With the cooler temperatures creeping up on us here in Canada, not to mention the storm season winds and rains that will eventually be bestowed upon us this winter in Ucluelet, the question on many homeowners' minds is: How can I make my home more energy efficient?
Depending on when your home was built, modern heating and cooling systems may not be as efficient as they are in newer homes, which were built with these kinds of systems in mind.
Older homes were built before central heating was available, so the design was often based around offering the dwellers some kind of control over internal temperatures, usually by way of thicker walls, cross-ventilation, awnings and strategically placed trees.
When you begin to upgrade your older home for energy efficiency, take the entire house into consideration. Use those built-in features that your older home was built with to improve these already existing features.
We are going to show you the best energy efficiency upgrades for an older home, the ones that are going to save you the most money!
The goal when making improvements for energy efficiency is to get the best return on investment possible. Making the home more efficient will not only save you money on the monthly, but if done correctly, can even increase a home's value.
Some of the best ways to increase your older home’s energy efficiency are:
Before you start investing in energy efficiency upgrades, you should first get an energy audit. Hire a company that is certified by the government, and you may even be eligible for rebates or grants to help off-set the costs of the home improvements! Avoid companies that are selling products for energy efficiency, such as windows, if you want the most accurate assessment of the efficiency of your home.
What the energy audit will do for you is assess how well the house is sealed, and from there, will identify the areas where you can improve the energy efficiency of the home.
In the case of an older home, it is highly likely that your home is not entirely sealed; at least not in the same way that modern homes are. But the technology that exists now can do a surprisingly good job of sealing a home for energy efficiency.
One of the best energy efficient upgrades you can make is sealing up every point in your home where air can escape, causing heat or cooling loss. By sealing up the air ducts, doors, windows, attic and pipe inlets, you will allow less air exchange with the outside, which is the main culprit of energy inefficiency.
To help you understand how to get started, there is a great resource through HGTV explaining how to seal a drafty house, however, we do recommend you consult a reputable contractor for a more detailed explanation of how to do the job properly before jumping straight in.
This is another area where some older homes will fall short; poor insulation. The materials used for insulating older homes was not as advanced as what we have today, so if your home is more than 20 years old, this area of your home could probably use and upgrade.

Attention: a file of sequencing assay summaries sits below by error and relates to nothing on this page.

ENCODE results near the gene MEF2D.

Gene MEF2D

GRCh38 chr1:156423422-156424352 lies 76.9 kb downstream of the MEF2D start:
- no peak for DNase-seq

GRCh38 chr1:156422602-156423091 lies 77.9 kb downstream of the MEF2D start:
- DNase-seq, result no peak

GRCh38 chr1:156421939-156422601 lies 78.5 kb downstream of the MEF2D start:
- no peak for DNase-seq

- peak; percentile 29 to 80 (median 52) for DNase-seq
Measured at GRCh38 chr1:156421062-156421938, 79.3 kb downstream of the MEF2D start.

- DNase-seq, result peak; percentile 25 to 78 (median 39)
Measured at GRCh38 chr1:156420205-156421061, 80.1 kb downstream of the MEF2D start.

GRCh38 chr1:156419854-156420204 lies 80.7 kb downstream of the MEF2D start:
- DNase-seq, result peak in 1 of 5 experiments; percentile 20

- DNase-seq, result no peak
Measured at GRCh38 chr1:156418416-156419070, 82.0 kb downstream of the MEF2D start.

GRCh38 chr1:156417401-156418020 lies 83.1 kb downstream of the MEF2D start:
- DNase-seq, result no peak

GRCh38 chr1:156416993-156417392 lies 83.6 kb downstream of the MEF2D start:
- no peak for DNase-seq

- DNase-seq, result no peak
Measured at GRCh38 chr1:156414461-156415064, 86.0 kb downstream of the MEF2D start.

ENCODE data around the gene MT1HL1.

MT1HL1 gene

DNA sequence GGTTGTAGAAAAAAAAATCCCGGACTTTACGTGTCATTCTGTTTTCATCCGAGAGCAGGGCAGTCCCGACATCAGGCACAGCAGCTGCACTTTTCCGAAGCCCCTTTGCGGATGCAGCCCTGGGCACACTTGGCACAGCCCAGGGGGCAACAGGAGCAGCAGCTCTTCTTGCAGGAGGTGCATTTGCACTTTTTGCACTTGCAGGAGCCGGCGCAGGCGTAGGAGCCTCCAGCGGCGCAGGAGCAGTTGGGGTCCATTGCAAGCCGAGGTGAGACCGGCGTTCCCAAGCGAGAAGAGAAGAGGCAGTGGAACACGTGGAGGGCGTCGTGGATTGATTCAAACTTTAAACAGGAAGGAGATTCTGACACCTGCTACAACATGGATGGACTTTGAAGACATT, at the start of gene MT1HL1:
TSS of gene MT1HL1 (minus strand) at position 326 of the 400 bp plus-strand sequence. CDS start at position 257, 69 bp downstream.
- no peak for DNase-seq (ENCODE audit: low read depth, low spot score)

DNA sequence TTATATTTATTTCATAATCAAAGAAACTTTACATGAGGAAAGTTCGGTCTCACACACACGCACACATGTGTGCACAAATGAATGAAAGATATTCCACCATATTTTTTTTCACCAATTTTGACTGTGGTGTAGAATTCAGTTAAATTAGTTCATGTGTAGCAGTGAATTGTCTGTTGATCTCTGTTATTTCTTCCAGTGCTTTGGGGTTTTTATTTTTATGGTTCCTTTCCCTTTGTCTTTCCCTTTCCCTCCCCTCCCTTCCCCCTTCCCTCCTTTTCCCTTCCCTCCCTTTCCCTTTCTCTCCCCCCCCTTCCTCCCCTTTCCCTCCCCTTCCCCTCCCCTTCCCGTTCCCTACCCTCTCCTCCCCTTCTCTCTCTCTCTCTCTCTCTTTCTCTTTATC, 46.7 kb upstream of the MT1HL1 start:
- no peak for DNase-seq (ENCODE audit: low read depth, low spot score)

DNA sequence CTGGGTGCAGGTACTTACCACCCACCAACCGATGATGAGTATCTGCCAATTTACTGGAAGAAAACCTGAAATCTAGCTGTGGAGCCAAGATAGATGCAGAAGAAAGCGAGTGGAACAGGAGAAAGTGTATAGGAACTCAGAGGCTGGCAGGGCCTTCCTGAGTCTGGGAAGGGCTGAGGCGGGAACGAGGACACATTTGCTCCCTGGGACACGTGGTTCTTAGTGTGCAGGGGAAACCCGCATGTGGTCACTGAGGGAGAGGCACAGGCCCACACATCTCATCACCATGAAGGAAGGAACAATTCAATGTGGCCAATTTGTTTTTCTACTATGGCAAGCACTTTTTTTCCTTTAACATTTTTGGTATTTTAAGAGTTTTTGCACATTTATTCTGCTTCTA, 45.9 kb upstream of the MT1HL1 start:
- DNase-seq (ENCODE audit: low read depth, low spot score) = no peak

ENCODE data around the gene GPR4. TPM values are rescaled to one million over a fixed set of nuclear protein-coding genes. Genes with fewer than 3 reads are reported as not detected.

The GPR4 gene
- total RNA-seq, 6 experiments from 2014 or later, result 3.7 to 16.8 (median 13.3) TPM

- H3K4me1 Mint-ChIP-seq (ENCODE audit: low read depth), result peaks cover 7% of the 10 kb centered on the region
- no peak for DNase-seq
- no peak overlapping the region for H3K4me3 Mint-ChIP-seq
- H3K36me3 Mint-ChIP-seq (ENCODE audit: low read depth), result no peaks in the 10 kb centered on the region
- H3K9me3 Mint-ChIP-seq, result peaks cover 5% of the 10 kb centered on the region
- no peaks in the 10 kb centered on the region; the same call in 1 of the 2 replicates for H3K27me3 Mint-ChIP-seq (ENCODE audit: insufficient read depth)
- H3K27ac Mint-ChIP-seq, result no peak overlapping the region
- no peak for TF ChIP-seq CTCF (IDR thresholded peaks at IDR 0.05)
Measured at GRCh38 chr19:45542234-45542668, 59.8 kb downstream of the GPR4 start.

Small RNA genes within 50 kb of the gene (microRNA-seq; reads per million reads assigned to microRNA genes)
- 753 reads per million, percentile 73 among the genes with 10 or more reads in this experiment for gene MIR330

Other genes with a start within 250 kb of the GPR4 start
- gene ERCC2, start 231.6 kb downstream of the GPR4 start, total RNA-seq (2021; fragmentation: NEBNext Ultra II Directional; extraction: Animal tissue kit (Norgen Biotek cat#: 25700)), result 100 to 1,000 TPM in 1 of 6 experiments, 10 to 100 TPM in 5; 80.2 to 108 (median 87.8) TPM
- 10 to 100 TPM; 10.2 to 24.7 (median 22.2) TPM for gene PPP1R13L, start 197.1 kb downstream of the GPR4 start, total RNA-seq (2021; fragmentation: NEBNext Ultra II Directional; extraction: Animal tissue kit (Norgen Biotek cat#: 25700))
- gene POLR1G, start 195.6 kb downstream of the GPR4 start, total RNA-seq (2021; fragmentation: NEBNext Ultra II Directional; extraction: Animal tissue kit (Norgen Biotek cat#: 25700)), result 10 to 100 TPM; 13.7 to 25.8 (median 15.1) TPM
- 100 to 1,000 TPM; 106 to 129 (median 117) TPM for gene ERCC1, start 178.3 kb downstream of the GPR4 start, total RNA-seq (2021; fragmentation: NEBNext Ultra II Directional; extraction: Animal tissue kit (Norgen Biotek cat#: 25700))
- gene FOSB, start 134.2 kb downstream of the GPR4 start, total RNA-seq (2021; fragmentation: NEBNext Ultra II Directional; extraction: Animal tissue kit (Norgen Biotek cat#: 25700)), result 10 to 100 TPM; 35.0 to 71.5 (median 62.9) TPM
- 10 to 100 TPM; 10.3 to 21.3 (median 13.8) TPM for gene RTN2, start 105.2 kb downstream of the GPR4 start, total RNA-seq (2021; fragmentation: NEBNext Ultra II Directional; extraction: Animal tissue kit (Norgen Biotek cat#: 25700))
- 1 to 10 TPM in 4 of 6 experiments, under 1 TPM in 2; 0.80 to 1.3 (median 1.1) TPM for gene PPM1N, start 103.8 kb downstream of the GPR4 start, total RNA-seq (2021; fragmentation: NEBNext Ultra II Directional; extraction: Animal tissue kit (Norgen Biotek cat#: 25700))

Depending on the construction of your home, the amount of insulation used to achieve maximum efficiency can be determined by a professional.
Older homes can usually use some new insulation in the walls and in the attic, as these are the places where insulation is most important.
If your home heating and/or cooling systems were installed more than 10 years ago, then chances are you are missing out on newer energy efficiency developments.
Since energy efficiency has become such a hot topic in real estate, the HVAC systems being developed are constantly improving. Generally speaking, an HVAC system will have a life expectancy of approximately twenty years. If your system is anywhere near this old, you certainly will benefit from a newer, more energy efficient option.
If your current thermostat offers you little control over the temperature of your home, then a programmable thermostat will be of great value to you.
A programmable thermostat allows you to alter the temperature of your home depending on the time of the day, so that the energy being consumed while you are asleep or at work will be less than if you leave the house at the same temperature all day and night.
Be sure not to make the temperature change too drastic, because the walls and furniture absorb heat and if they cool off too much, this makes it more energy-consuming for the heating system to re-heat the house and all of its contents.
Most people wrongly assume that changing the windows will be the most effective way to make a home more energy efficient, and while this may be true, this upgrade is not always the most reliable way to get a return on investment.
Unless you plan on being in your home for a very long time to come, changing the windows will likely set you back more money than it will save you. High-quality windows will cost you a pretty penny and it will take many years for what you spent on new windows to be met by the energy savings you will acquire.
There are many reasons to change the windows in your home, such as aesthetics, ease of use, or potentially improving re-sale value, but if you think you will be moving in the foreseeable future, forego replacement and look into other sealing options for your windows and doors.
Making your older home more energy efficient has the benefits of lowering the utility bill and being kinder to the environment, but it will also give you greater comfort and home satisfaction.
We hope these tips for making your home more energy efficient have been helpful, and if ever you need more information on the energy efficiency of a Ucluelet home, please do feel free to contact us.